Oral Medication   

    

Oral agents are easier to administer compared to other interventional treatments and may be well-suited to patients with generalized spasticity (spasticity in multiple areas of the body). For example, spasticity leading to difficulties with walking or uncontrolled limb movement can be debilitating in accomplishing activities of daily living. Medication options may be considered at the physician's and patient's discretion in such cases.   

    

Some side effects of oral medication may include fatigue, cognitive blunting, or drowsiness.   

    

When considering medications, a comprehensive discussion about patient expectations and side effects occurs between physician and patient.    

    

Physical Therapy   


Physical therapy aims to promote optimal movement patterns, minimize or manage contracture formation, and help with pain management. There are various techniques and therapies within physical therapy, and combining them yields the best results, including:    

    

Muscle lengthening: It helps to improve muscle flexibility, reduce spasms, and enhance overall function. Muscle lengthening techniques include stretching, casting, splinting, or seating.   

    

Muscle strength: Therapists also help work on muscle strength, and depending on the context, various tools can also be used. In sports rehab, clinicians may use other techniques like isokinetics to provide additional resistance.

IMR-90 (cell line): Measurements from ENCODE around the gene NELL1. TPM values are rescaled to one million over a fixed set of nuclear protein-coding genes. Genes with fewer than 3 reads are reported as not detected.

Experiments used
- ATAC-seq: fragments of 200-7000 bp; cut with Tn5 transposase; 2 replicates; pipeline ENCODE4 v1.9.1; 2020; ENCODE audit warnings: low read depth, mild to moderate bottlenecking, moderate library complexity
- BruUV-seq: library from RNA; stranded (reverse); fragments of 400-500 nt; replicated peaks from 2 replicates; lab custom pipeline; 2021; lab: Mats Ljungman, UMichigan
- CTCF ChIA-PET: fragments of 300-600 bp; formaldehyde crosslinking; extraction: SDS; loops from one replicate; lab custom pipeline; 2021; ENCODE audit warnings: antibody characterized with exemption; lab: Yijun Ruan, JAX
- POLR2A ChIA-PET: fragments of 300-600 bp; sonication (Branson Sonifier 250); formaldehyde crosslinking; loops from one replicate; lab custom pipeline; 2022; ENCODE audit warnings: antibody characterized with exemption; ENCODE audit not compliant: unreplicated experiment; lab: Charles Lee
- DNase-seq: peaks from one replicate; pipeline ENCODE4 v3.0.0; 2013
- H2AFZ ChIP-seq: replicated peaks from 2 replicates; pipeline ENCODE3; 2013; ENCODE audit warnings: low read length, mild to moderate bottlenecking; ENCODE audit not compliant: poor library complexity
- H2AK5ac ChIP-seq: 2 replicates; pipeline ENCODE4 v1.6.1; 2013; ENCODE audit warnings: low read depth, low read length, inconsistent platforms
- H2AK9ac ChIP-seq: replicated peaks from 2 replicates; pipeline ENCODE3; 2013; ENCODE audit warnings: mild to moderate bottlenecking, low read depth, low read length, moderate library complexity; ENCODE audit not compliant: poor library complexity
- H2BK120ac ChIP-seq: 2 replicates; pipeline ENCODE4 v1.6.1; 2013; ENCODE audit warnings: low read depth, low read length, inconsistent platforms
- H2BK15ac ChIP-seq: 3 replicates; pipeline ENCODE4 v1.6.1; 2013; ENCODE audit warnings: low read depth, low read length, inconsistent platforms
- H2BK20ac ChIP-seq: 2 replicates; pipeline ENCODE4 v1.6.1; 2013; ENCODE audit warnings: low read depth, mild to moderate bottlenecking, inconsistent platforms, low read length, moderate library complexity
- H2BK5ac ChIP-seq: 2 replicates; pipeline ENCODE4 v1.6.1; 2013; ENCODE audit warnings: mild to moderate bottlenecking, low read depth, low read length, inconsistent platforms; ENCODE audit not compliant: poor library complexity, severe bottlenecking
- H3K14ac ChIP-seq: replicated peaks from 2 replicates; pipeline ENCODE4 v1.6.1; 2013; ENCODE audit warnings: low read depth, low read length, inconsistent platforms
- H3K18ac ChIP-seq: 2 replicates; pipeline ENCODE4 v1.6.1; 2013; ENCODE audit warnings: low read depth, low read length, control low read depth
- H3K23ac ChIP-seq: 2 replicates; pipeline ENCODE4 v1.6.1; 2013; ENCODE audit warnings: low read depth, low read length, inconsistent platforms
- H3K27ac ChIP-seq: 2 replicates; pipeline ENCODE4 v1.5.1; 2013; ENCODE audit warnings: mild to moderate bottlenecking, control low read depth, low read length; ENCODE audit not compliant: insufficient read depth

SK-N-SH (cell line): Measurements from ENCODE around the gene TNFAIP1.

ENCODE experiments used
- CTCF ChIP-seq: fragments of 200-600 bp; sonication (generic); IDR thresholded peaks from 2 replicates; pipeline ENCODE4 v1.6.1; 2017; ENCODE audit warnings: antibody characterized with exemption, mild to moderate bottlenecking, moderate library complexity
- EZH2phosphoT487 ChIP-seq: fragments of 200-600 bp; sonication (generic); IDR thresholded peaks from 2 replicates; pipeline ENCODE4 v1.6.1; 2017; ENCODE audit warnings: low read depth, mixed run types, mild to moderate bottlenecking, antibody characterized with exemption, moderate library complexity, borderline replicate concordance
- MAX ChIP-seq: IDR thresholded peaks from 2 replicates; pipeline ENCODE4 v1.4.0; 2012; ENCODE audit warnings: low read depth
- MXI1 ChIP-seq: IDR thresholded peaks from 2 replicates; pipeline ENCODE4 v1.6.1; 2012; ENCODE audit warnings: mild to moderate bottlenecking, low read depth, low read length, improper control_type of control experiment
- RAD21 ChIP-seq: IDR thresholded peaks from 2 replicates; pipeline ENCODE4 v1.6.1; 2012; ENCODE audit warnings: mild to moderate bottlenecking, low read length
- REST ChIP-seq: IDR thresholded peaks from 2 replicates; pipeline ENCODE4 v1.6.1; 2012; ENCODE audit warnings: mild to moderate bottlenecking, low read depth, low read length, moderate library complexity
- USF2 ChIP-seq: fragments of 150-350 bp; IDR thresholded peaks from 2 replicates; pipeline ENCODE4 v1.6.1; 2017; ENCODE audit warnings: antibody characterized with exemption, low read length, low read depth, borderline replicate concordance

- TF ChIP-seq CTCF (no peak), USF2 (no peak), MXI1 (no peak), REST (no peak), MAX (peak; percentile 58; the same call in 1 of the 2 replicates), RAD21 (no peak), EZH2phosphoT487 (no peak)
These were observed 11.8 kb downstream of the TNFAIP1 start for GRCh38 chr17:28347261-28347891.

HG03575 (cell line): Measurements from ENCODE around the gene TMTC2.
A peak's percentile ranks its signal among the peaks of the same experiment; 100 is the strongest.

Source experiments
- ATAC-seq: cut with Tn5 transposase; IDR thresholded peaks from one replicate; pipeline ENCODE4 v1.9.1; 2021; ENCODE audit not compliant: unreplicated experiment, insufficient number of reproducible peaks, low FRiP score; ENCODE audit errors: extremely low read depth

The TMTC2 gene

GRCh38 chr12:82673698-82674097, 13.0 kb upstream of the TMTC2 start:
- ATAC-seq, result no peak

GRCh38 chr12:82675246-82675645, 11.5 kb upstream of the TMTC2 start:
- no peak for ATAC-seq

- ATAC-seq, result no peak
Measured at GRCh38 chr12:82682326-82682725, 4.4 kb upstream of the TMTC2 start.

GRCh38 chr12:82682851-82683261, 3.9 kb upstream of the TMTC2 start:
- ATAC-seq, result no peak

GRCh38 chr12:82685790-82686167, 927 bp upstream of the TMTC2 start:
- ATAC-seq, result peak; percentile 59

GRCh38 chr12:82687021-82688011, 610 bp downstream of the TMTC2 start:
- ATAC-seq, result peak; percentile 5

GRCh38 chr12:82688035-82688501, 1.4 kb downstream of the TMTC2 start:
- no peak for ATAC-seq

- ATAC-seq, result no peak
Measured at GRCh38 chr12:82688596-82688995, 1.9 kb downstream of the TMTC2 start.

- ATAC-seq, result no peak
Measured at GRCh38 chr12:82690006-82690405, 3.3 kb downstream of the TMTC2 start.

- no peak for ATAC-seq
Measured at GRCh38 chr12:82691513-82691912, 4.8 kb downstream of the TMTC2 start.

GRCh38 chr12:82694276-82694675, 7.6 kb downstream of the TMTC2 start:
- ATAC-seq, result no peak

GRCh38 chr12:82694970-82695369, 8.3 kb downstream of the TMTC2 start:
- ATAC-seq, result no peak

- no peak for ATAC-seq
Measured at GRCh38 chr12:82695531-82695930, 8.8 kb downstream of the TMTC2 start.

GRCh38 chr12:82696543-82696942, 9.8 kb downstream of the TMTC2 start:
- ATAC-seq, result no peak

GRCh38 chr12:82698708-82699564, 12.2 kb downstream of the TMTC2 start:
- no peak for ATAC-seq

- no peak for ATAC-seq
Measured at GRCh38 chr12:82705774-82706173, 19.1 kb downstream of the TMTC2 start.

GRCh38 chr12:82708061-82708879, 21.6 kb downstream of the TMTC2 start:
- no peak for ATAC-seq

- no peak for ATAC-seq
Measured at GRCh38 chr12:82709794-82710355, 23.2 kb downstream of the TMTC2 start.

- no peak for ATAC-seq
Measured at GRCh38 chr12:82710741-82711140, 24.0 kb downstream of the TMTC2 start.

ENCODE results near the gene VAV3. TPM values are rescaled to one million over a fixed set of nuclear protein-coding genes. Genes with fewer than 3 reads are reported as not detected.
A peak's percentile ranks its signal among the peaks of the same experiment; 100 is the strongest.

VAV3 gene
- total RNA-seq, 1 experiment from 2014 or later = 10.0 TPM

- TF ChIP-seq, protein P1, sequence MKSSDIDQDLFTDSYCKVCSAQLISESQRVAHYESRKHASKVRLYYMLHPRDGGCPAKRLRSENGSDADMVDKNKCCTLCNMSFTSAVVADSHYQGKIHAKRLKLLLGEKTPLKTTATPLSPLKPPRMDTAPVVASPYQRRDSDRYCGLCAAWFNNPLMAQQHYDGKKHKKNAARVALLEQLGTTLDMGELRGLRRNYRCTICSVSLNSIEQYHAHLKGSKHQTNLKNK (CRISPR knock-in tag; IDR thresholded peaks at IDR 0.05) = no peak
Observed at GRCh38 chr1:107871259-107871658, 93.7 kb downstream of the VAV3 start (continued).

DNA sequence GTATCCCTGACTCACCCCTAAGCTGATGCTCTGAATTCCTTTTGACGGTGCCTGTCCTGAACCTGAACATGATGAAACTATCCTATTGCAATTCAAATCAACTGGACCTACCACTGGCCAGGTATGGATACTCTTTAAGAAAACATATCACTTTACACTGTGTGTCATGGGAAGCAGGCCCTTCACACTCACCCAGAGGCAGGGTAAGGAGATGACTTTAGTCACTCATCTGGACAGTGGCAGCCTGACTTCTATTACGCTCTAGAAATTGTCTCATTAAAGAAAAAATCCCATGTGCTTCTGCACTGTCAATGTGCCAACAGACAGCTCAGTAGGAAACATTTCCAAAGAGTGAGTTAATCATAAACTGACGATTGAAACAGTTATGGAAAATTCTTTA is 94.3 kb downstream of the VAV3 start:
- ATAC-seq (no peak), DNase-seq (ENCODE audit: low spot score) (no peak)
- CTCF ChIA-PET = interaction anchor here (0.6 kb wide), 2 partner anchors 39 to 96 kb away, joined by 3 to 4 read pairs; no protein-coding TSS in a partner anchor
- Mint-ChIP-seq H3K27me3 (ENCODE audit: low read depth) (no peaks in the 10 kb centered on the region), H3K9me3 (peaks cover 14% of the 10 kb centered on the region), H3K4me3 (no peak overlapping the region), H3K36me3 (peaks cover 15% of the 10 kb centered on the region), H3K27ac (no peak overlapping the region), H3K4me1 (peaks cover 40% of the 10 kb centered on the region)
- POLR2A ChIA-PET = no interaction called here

A tool like functional electrical stimulation (FES) can be used to electrically activate muscle groups to restore or improve functional abilities. They can help stimulate muscle contractions, improving strength and range of motion. FES is typically used in conjunction with other therapies for comprehensive management.    

    

Stretching and Orthotics 

  

Over time, spasticity may lead to a contracture, which refers to the permanent shortening or tightening of muscle, tendon, or soft tissue, resulting in a reduced range of motion at a joint. Physicians may recommend a range of motion or stretching exercises to prevent contracture formation.   

    

Orthotics are another means to support or correct musculoskeletal or biomechanical issues, such as minimizing or preventing spasticity or reducing spasticity-related pain. The most used orthotic devices include ankle-foot orthoses and resting hand splints.